Right now, the Arlington County Public School system is engaged in thinking about “re-imagining the classroom.”  Trying to think out-of-the-box about what education should look like.  My time in the African American History museum tore through that box and even the brick-and-mortar of the school itself.  Even more, it belied the growing obsession with “personalized learning” – a good concept based in the fact that students have different needs, but a danger in looking toward an increased reliance on technology in the classroom as its primary solution.

While I am in no way against iPads and laptops, I believe that technology further removes the student from the tangibly real.  That simply compounds the initial problem that a classroom is in itself a prism that instructs on reality of the world around us, but it is walled off from it as well.  Technology enables a more organized, diverse, personalized, and deeper box, but it’s still a box inside a box.

Museums are by their nature interactive.  At the very least, they require people to move from piece-to-piece, rather than having the pieces paraded before them in pages or on a screen.  They are three dimensional.  They are tangible.  They are real.  So instead of simply having a “day the museum” what if schools actually integrated topical segments into their established curriculum?  So, for instance, instead of trying to work through the entire Museum of African American History, the students spend time only on slavery.  All the students could go through a specific tour, or students could be broken up into groups and come back and report to the rest of the class on what they learned.  Then perhaps lunch and an hour to tour the rest of the facility as they’d like.  In-depth education with a little experiential on the side—essentially flipping the usual usage model on its head.

In this increasingly screen-centered world, we need to keep making tangible connections so that our kids might not only learn about our world, but to be reminded that our world truly exists.  Those connections are increasingly crucial as our online universe stovepipes information to an extent that facts and truth become disturbingly relative.

So what, Scott, are we going to bus kids to the museum every day?  That sounds ridiculously expensive, unrealistic, and only beneficial to children close to them.  What kind of pie-in-the-sky, lefty liberal solution is that?

Well, I have an answer for all of that, but involves something that has long been a struggle for the education system in America—integrated learning.

Next on this thread, a modest proposal.

Boy Over Boys, Part I: Fudge

November 29, 2016

baseball-fudge

It was a little Texas Leaguer over the third baseman’s head.

It was perfect.

My younger son doesn’t quite have the brawn of my big boy.  Okay, that’s an understatement.

You remember what Steve Rogers looked like with his shirt off before he became Captain America?  That guy looks like a body-builder compared to my twiggy little fella.

But like that pre-serum Steve, Gunnar has a competitive fire that outstrips his two-dimensional frame.  He’s become an accomplished bunter, and we’ve worked together to compliment his blips with bloops; drawing the 3rd baseman in with the bunt attempt and then slapping one by him.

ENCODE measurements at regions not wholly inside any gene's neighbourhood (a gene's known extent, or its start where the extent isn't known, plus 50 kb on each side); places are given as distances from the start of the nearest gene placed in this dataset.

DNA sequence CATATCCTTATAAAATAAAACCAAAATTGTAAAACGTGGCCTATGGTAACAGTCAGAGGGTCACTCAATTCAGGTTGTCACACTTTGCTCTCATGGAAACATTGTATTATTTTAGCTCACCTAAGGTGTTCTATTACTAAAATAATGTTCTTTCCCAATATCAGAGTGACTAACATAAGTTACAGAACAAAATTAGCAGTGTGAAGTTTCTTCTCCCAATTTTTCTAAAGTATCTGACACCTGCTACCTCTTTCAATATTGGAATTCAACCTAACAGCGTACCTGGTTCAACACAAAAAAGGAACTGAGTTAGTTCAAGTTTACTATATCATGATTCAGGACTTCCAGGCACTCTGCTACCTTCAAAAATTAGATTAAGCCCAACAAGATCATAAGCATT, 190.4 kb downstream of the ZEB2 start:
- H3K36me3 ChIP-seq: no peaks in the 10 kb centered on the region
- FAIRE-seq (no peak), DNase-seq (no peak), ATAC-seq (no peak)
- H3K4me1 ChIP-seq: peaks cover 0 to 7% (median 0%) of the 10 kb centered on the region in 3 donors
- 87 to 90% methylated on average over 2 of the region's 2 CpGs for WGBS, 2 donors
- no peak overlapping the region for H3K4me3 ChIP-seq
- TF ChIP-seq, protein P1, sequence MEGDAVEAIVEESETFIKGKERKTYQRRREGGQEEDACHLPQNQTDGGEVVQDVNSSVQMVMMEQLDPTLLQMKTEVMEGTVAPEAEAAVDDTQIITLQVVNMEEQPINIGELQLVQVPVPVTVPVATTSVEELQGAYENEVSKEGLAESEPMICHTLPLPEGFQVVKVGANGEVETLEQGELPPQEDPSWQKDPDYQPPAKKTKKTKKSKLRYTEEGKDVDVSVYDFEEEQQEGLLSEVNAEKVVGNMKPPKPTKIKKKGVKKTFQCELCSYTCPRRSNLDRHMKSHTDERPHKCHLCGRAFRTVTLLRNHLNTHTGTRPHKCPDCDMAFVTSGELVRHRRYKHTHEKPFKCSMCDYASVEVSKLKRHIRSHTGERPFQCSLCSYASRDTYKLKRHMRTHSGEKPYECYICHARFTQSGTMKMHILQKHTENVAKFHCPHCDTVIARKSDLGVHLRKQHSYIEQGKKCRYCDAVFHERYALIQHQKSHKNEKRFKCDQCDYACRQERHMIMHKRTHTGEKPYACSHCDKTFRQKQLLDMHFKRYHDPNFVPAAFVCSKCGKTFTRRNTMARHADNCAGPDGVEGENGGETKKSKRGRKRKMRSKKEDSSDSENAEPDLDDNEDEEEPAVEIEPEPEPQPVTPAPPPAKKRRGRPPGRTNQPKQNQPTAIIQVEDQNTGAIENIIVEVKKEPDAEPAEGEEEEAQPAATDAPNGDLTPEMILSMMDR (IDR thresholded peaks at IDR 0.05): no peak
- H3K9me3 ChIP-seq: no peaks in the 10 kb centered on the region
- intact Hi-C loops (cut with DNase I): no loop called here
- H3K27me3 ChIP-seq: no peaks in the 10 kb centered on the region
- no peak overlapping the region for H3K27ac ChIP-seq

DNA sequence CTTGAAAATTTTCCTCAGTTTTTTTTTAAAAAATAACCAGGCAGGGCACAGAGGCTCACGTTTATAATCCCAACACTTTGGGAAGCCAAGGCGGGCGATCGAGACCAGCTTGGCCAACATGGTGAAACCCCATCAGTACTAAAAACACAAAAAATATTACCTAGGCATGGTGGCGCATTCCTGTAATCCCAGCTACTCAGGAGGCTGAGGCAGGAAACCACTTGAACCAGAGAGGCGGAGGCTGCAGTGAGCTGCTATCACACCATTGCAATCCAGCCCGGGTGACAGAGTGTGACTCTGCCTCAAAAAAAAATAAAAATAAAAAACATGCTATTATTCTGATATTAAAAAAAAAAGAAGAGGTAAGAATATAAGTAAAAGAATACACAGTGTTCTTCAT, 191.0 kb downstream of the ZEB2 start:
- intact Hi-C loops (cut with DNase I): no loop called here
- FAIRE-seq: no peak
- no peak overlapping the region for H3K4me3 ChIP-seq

I was watching from my perch as 3rd base coach, already thinking that with a good bounce he might get a double out of the dunk.  And, out of nowhere, the shortstop hurtled in the air and made a spectacular catch; his little body sprawled right on the cutout between the infield dirt and outfield grass.

Shortly thereafter, a single word hurtled in the air from down the first base line:

“FUUUUUUUUUUUUUUUUUUDGE”

Only he didn’t say “Fudge.” He said THE word, the big one, the queen-mother of dirty words, the “F-dash-dash-dash” word.

It was the 3rd out of the inning, which was about the only thing that saved Gunnar’s bacon.  For the mix of players changing sides allowed a bit of distraction from his latest episode.

“Did you hear what he said?” The young base umpire, a college kid collecting a summer paycheck, seemed a bit bewildered by the language he likely heard about every 0.25 seconds in his dorm.  But timing is, of course, everything, be it comedy, tragedy, or in this case, an inextricably intertwined combination.

“Yep.  Hard to miss,” chuckled Dave, the burly veteran I’ve had behind the plate since my older one was hitting off a tee.

Dave flashed me a look as I jogged toward my flailing first-baseman, now flinging his helmet to the ground.

“Do what you need to do, Dave,” I replied.

“I think you’ve got this, Coach,” Dave said with a bemused grin.

He knew that this was my kid in full meltdown.  And he thought that it was a kindness that he pulled back on what should have been done—namely throwing my son out of the game.

It was not.  Because now we had to do the dance.

Over the past few seasons, I’ve needed to cha-cha between gentle support and tough love as Gunnar battled his competitive demons.  I myself toggled between an empathy borne from my own boyhood tennis temper tantrums and full-body rage over stolen home runs, to a frustration bred from repetition and the aforementioned familiarity with my own failings.

Of course, Gunnar was benched for the rest of the game.  Of course, he eventually felt terribly about what he did.  He told Coach Steve that he felt that there was a monster inside him that he couldn’t control.  He tearfully apologized to the entire team during our postgame talk.

It was heartbreaking.

Again.

As we prepared for the next day’s games, I knew that this time, he had crossed a line that needed to be addressed.  For the moment, I needed to put Dad aside, and put my coach’s hat on.  And so I consulted with Coaches Steve, Bill, Kevin, and of course Coach Nolet’s Dry Gin on the matter.  All were supportive and understanding (or at least helped calm me down a bit with intensely floral drinkability).  And everyone agreed—this time there needed to be consequences.